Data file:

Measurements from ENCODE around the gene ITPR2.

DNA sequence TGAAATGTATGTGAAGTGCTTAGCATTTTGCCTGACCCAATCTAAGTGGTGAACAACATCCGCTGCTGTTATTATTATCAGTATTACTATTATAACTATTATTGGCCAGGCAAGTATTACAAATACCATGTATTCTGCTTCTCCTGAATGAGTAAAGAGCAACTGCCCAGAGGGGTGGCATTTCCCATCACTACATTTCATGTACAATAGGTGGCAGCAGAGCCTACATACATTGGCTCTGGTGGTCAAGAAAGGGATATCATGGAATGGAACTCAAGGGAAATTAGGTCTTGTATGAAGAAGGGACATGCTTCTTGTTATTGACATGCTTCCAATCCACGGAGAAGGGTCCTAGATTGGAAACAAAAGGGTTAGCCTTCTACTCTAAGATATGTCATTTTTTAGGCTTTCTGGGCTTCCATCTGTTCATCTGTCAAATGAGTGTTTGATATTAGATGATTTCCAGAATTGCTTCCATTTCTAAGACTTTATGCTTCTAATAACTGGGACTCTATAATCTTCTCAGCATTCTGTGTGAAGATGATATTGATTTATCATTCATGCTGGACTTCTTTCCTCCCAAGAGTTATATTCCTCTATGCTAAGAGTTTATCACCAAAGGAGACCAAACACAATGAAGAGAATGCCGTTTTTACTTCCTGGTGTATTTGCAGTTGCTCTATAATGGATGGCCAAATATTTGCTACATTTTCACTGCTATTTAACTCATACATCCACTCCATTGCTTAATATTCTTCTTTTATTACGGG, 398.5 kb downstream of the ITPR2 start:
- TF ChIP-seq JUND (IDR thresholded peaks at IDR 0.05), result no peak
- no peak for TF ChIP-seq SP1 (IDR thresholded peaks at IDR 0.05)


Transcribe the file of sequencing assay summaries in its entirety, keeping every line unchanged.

Measurements from ENCODE around the gene ITPR2.

DNA sequence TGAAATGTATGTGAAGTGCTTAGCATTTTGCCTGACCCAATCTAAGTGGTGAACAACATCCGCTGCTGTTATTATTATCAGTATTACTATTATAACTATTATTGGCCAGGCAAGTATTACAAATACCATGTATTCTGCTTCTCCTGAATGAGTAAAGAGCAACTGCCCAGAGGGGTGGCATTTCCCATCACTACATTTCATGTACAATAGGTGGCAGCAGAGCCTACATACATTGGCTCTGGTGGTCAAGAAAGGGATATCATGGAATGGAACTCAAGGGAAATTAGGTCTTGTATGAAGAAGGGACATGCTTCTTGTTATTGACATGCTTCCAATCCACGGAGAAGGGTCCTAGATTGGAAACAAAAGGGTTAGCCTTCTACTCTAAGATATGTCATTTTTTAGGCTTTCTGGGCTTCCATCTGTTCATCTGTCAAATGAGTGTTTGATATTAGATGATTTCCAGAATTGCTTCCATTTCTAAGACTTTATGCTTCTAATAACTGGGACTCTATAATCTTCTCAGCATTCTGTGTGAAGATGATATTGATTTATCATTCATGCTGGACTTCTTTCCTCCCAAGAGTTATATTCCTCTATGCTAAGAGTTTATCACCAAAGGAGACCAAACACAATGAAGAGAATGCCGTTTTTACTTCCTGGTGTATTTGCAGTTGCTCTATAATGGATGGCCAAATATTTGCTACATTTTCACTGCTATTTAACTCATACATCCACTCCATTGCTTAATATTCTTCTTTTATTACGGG, 398.5 kb downstream of the ITPR2 start:
- TF ChIP-seq JUND (IDR thresholded peaks at IDR 0.05), result no peak
- no peak for TF ChIP-seq SP1 (IDR thresholded peaks at IDR 0.05)